The Score TIFF review

The Plot

Two small time crooks drive to a remote location waiting for a big ‘score’ and pass the time by awkwardly interacting with the sparse customers and staff of a small café. But the longer they wait for their mysterious meeting the more complicated and tense their situation becomes.

The Good

Will Poulter continues to emerge as a truly magnificent and deeply likeable talent. Having well established a firm fanbase with his excellent big screen and television work he continues to inject an affable charisma into all his performances. In The Score an increasingly rugged Poulter provides the heart and humour of the film through his performance as Troy, a kind hearted and hapless reluctant hoodlum. The comical contrast and exchanges between him and his older far more abrasively menacing partner in crime are the firm driving force behind the films story.

Alongside Poulter, Johhny Flynn provides a convincingly antagonistic presence as Mike, Troy’s bullying and quite possibly dangerous criminal compatriot. Their sparring conversations lurch from absurdly comedic to genuinely tense throughout the film providing modest charm and intrigue.

Naomi Ackie likewise works well with Poulter to give the film some awkwardly simmering romantic chemistry, playing the café’s feisty barista Gloria. Her clashes with Flynn’s caustic Mike and unlikely chemistry with Poluter’s well intentioned thug Troy sets up odd and evolving dynamics that ultimately propel he film towards a vigorous finale.

The cast are also clearly enthusiastic and uninhibited about the film’s frequent musical demands, very obviously doing their best to inject subtle meaning and soft spoken melody into their singing. It’s to their credit, especially Poulter’s, that they manage to maintain a sense of momentum and reality despite the film’s whimsical eccentricities and constantly shifting tone.

The Bad

While musicals certainly attract a massive fanbase The Score is a strange breed of hybrid between a sluggishly paced indie drama and the more flamboyant musical genre. This unexpected mashup occasionally works well, but often seems to slow the pace of the film even further as characters interrupt normal scenes with lengthy musical mumblings. The almost complete lack of choreography and oddly passive nature of character’s entirely self-contained singing make the films musical qualities often feel somewhat unnecessary. Merely serving to mostly distract from an otherwise interesting conventional drama.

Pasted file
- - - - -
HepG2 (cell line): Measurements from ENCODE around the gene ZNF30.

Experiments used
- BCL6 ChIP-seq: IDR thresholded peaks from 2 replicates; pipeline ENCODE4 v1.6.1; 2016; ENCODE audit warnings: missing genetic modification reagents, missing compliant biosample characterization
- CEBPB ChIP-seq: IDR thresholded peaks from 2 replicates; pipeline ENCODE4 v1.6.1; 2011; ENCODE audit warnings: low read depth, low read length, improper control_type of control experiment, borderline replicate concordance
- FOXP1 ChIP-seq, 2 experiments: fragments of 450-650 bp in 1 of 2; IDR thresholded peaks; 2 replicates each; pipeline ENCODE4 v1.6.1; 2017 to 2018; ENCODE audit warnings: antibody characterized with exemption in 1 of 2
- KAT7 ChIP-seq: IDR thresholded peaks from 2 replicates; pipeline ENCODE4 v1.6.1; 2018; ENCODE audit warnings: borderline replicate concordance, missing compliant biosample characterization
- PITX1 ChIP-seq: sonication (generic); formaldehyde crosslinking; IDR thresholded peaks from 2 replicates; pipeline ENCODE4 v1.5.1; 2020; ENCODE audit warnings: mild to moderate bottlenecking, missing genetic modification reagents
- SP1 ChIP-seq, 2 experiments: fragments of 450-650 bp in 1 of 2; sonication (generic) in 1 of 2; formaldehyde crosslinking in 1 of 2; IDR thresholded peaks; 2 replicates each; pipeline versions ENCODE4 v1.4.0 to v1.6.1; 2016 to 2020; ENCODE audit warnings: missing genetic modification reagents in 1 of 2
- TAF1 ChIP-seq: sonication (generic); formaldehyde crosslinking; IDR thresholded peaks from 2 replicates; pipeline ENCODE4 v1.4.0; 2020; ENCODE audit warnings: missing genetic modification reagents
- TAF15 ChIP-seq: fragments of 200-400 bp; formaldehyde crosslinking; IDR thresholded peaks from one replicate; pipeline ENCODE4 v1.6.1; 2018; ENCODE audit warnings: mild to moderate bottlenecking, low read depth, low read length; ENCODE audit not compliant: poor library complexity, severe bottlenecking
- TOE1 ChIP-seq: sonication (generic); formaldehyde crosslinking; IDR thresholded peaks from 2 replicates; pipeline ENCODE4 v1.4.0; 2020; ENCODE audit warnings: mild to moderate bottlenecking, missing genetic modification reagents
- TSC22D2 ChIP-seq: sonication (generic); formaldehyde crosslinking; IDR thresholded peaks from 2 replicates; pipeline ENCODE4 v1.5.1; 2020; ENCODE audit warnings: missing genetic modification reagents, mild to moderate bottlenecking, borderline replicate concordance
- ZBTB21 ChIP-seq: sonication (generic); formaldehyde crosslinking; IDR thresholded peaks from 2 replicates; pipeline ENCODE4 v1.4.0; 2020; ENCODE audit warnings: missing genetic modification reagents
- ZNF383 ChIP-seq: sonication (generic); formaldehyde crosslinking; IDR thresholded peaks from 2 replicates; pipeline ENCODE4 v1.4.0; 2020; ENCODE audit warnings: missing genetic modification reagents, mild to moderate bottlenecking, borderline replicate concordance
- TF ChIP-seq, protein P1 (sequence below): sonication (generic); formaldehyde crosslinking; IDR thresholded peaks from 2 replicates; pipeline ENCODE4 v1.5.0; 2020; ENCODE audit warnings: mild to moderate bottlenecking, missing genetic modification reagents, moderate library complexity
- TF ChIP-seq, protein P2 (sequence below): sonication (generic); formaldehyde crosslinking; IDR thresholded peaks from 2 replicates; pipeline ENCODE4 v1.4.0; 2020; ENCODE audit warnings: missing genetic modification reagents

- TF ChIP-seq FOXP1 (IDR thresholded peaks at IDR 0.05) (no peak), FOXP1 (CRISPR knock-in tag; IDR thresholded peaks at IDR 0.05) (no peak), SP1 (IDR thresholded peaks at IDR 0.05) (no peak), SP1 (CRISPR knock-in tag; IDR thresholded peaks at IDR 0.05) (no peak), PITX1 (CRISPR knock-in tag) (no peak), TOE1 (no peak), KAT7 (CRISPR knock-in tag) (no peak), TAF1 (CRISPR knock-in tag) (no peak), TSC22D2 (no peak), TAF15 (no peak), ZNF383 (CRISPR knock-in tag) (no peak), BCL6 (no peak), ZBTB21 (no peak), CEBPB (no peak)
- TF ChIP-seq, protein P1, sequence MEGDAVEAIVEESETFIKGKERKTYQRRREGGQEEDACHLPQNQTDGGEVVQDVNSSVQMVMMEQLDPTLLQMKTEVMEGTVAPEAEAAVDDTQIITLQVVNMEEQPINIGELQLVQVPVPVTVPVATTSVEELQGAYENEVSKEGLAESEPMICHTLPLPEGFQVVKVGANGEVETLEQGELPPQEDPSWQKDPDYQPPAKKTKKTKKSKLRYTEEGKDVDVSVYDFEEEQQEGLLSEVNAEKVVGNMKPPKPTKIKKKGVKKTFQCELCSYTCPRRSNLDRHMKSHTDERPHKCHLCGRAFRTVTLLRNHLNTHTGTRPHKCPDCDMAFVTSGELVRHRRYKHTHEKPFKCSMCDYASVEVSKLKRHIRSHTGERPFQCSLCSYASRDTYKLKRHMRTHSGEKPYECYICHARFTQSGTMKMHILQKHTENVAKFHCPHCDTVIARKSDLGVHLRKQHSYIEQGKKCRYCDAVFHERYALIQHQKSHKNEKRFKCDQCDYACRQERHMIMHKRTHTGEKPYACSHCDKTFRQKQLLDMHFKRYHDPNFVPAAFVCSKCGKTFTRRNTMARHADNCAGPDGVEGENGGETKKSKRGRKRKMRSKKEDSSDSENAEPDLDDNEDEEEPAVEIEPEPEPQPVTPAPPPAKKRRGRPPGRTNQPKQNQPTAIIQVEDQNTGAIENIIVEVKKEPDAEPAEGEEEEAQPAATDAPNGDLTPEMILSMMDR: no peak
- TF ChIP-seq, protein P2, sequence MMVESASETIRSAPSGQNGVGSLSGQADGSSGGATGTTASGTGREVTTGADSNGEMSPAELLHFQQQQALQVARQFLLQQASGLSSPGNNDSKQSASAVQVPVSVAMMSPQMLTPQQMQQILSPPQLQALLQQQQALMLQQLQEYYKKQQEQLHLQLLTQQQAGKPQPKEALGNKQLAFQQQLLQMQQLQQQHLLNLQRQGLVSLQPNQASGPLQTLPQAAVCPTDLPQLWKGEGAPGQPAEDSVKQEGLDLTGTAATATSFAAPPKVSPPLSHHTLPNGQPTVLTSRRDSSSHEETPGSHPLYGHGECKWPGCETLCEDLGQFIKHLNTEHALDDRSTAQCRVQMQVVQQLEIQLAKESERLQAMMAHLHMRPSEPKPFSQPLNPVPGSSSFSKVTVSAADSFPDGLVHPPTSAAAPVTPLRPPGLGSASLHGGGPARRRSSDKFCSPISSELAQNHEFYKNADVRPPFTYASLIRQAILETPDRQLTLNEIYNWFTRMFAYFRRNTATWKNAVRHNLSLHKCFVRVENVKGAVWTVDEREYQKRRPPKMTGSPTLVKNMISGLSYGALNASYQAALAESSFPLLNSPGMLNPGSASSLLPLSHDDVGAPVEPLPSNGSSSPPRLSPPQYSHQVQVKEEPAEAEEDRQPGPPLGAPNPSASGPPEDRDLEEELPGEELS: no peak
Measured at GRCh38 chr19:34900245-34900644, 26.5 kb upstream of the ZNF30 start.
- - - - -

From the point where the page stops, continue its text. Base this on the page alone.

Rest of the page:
Though the film moves toward an ultimately interesting climax the film is a slow burn that pads a relatively simple story with its lengthy musical refrains. While some might feel it gives the film a unique personality and a literally lyrical quality, it’s certainly a devisees experiment. The understated performances and largely muted singing voices of the cast further adds to a slightly awkward school play feel every time a character breaks off into their own detached musical monologue.

The Ugly Truth

A talented cast and the novelty factor of the film’s quirky musical offerings makes The Score a watchable but likely divisive experience. Some will consider the film a memorable oddity while other audiences may find themselves less charmed by the films slow paced and unnecessary musical refrains.

The Harder They Fall Trailer Released

A new trailer has arrived guns blazing for Netflix new western romp The Harder They Fall. The film follow Loki and Lovecraft Country‘s Jonathan Majors as Nat Love a gunslinger who discovers that his sworn rival and mortal enemy Rufus Buck (Idris Elba), has escaped incarceration. This sets the stage for an explosive confrontation as Nat rounds up a posse of deadly individuals, determined to exact revenge against Rufus. Meanwhile Rufus clearly has his own plans for his newfound freedom and a host of deadly allies determined to keep him both free and alive.

The all star supporting cast includes Zazie Beets, Edi Gathegi, RJ Cyller, LaKeith Stanfield and Regina King.

The Harder They Fall will be in select US and UK cinemas from 22 October before heading onto Netflix on 3 November.